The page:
Some recent analyses in transform!, a publication of the think tank of the European Left Party, show that even the ‘immutable’ left opposition against the European Union doxa on ‘free and fair competition’ is not immune to far-reaching concessions. Roland Kulke is the representative in Brussels of transform! and heads the working group Productive Transformation. Previously he was with the Brussels bureau of the Rosa Luxembourg Foundation. Recently he published two articles (1) on which we will comment further on. Their importance is that they give an insight into the orientations on economic policy of the leading circles of the ‘European left’.

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About the ‘deal’ of the European Council

One of the great dogmas of European economic policy has been thrown overboard,” says Kulke, referring to the €750 billion borrowing that the European Commission intends to raise and make available to the Member States, partly in grants, partly in loans. “But there are still unresolved issues“:

  • “no clear link between receiving EU aid and compliance with the fundamental principles of the rule of law”. This concerns primarily, of course, Poland and Hungary;
  • the ‘rebates’ or ‘discounts’ that countries like the Netherlands, Austria, Denmark, Sweden and Germany received on their contribution to the EU;
  • the neo-liberal commitments linked to European subsidies and loans;
  • the “huge number of cutbacks that has in part erased the most promising EU programmes

Kulke does not comment on the resolution of the European Parliament, which the left-wing group endorsed and which makes no mention of the neoliberal commitments. Nor is there any reference to the monies that, even after the Council’s cuts, remain earmarked for the militarisation of the EU and the guarding of Fortress Europe. Kulke’s criticism remains largely ‘intra-institutional’, limited to a number of anomalies (‘cuts’, haggling over symbolic cuts) that are well known features of the EU budget.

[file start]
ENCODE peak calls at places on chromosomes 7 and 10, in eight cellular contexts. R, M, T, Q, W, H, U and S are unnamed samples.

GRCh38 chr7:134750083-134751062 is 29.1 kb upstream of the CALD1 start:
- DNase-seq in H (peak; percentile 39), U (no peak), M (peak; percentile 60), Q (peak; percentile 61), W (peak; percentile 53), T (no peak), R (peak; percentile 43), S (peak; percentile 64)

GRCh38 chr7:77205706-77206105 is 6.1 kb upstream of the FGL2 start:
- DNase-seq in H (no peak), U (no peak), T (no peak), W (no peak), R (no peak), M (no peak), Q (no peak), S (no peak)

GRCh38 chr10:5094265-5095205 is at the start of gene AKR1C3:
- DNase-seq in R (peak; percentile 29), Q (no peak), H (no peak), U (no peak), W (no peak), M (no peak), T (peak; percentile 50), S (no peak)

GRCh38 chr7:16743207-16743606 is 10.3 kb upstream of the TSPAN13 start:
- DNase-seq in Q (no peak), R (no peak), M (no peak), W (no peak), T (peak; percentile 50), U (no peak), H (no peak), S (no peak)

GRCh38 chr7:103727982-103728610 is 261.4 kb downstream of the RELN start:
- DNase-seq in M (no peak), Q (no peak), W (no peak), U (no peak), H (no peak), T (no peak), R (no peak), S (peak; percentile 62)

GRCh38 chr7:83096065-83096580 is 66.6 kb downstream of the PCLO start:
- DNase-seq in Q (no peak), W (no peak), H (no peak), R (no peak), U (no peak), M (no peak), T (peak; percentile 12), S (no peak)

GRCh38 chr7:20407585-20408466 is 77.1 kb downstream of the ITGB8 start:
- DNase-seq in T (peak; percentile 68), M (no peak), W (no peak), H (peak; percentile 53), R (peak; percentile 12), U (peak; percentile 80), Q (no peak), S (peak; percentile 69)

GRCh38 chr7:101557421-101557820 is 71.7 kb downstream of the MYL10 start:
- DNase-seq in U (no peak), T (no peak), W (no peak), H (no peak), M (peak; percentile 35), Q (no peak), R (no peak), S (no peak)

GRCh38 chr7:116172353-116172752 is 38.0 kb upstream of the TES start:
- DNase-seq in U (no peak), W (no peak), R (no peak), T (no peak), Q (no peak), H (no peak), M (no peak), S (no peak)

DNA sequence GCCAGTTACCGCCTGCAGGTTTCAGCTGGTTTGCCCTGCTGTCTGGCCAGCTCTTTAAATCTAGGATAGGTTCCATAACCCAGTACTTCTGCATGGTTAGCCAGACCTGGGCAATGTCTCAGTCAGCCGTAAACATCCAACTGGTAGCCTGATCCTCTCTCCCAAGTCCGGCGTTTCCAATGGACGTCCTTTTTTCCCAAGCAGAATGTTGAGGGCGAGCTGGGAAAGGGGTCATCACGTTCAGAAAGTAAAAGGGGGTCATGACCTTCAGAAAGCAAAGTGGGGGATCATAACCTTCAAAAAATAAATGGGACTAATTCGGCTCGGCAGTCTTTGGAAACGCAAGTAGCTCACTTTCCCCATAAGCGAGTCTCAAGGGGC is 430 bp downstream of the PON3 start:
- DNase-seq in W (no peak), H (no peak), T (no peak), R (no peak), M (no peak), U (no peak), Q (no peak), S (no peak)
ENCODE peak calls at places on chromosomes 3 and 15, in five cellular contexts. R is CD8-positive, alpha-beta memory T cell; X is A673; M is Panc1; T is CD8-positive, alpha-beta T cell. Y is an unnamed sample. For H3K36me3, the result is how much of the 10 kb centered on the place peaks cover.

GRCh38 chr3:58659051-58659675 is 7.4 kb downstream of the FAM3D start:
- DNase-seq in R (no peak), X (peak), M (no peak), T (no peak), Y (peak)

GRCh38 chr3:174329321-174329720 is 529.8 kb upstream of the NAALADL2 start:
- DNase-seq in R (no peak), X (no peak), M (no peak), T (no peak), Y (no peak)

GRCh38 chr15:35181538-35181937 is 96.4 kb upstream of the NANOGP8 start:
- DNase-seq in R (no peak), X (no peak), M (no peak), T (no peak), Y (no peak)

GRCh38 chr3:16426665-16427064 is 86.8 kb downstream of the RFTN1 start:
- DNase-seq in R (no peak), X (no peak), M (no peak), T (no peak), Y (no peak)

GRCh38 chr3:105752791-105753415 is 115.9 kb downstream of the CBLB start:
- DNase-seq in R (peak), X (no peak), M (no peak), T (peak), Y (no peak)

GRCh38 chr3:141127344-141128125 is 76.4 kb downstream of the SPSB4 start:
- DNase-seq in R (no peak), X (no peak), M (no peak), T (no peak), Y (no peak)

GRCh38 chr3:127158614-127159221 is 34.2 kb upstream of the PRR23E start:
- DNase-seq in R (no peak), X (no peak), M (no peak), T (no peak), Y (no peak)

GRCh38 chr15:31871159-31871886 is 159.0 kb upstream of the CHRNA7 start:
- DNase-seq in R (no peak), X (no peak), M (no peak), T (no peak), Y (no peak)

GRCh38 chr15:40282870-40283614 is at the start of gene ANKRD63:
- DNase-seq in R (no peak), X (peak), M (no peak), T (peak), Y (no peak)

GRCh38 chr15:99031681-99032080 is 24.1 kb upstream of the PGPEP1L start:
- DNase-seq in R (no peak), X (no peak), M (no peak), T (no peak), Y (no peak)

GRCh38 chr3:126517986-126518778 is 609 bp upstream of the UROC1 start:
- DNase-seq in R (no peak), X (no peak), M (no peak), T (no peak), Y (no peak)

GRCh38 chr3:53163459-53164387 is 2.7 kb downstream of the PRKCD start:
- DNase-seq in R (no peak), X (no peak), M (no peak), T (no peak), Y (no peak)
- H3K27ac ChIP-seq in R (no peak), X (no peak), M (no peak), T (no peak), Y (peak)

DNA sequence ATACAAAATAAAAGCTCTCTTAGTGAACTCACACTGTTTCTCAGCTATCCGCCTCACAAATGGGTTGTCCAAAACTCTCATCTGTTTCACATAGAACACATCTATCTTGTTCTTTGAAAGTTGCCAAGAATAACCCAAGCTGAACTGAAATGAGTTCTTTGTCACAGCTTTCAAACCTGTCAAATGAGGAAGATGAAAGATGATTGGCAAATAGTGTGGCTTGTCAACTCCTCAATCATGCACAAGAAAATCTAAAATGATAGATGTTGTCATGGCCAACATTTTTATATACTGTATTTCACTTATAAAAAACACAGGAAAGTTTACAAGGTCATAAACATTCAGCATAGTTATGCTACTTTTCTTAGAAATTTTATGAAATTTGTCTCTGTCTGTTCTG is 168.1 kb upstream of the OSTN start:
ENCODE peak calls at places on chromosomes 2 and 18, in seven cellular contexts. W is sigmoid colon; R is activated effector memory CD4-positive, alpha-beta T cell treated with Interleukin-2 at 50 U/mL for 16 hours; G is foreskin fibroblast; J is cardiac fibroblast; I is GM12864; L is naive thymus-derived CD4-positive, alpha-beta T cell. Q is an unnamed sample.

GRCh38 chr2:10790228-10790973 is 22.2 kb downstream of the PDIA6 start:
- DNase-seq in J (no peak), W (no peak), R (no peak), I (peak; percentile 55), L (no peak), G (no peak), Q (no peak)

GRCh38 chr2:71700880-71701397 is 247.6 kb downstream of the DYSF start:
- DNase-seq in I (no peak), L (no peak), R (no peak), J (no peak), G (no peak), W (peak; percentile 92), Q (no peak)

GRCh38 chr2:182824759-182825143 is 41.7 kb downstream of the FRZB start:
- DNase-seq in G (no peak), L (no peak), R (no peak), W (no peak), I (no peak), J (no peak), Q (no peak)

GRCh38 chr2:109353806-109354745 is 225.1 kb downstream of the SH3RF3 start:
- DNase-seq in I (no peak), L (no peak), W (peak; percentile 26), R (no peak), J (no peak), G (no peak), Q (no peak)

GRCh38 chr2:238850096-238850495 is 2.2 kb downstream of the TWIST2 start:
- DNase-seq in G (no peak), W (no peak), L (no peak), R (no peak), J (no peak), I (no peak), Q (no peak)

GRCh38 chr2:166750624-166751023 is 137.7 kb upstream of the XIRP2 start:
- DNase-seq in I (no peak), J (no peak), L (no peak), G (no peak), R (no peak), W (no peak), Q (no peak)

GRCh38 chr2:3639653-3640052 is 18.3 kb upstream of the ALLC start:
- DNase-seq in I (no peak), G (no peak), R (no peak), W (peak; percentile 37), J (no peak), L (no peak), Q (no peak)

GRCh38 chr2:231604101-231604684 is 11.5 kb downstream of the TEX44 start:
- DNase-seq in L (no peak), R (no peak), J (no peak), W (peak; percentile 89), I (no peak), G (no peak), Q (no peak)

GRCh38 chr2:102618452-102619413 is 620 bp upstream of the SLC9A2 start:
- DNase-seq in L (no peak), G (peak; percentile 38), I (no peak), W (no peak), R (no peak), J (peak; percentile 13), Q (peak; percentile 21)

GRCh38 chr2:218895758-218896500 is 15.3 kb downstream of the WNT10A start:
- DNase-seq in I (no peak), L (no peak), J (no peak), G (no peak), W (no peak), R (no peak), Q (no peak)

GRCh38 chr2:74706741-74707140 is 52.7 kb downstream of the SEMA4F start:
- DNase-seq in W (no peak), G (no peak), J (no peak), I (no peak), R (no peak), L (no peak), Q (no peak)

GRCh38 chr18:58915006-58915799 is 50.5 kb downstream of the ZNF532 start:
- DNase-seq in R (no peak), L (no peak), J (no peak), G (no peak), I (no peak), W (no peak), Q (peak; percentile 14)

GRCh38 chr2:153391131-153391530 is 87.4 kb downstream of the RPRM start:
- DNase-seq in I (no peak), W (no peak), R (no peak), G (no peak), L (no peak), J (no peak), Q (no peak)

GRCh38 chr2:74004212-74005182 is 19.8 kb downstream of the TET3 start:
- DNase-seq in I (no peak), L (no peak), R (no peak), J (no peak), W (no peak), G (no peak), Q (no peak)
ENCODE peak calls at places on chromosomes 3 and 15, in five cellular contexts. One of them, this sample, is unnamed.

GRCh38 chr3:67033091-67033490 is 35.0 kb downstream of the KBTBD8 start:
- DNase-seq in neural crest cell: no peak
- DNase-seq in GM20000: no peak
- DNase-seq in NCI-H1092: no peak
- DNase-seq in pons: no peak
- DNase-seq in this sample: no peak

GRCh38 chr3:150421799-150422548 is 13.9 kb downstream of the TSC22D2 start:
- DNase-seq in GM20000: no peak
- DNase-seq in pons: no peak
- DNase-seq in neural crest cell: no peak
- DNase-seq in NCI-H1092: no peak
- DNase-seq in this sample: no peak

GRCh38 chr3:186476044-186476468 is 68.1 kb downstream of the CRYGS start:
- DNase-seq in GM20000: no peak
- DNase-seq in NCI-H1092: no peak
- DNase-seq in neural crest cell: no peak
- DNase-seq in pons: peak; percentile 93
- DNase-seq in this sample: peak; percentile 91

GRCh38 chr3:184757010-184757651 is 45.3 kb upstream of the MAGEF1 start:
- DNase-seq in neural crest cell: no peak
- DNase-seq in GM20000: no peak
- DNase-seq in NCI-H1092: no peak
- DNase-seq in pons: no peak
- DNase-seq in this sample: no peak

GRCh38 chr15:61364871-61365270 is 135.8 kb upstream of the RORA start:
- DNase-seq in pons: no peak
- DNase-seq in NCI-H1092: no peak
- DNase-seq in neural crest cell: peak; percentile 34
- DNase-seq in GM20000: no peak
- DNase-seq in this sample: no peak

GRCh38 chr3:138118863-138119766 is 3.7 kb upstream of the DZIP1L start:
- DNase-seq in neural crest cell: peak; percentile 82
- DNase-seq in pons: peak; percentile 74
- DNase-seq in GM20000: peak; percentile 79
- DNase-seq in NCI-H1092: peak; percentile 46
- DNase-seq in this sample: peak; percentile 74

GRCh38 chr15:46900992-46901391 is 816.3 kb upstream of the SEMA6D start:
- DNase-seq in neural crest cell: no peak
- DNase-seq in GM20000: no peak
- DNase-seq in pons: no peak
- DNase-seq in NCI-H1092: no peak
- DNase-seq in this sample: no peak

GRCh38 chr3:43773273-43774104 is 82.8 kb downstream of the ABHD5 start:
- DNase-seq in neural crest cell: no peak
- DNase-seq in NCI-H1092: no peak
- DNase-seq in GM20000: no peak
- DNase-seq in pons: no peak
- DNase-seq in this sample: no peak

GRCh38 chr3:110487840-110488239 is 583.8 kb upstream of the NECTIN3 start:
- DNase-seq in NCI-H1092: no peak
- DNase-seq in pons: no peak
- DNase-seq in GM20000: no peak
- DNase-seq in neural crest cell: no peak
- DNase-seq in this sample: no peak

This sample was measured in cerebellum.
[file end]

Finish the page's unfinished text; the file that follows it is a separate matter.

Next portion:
Fair competition, the new paradigm for the left?

The second article (More Money – Less solidarity) is even more revealing, because it expresses a certain view on what a ‘solidarity-based’ EU should look like according to a certain European left. There are quite a few (unpleasant) surprises in it. Given the scale of the crisis, Kulke and Wixforth can understand that the ban on state aid will be temporarily lifted, but ” the loss of equal competitive conditions is harmful and unacceptable. A functioning internal market demands a ‘level playing field’ for companies and the employees who are dependent on them“. And the current crisis “shows that the strengthening of nation states, e.g. by suspending the State aid rules, increases unfair competition between the Member States.

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Has ‘fair’ capitalist competition become the new paradigm for the left? Should we go along with the idea that “recapitalising companies can be an important instrument for strengthening the EU’s competitiveness” , and that “the White Paper on foreign subsidies can be a first step in this direction”? So the Left should support the line of the Commission to take action against (mainly) Chinese investments based on ‘foreign subsidies’, while the EU continues to destroy agriculture e.g. in African countries by its highly subsidised exports? Should the left rally behind the EU’s geo-strategy against China? The latter are questions of high importance, to be thoroughly discussed.

The upshot is: again, with such a programme, the left makes itself superfluous. The left has one chance of survival: the consistent and patient promotion of socialist and internationalist solutions. That means rowing against the current, but there is nothing else.

(1) What Should We Make of the Decisions of the European Council on the ‘Development Plan’ and the Next Multiannual Financial Framework? (August 4), and More Money – Less Solidarity: Competition of the Subsidies ( August 3, co-authored with Susanne Wixforth,  researcher at the European department of the German trades union federation DGB)

(*) Herman Michiel is editor of the Flemish-Dutch website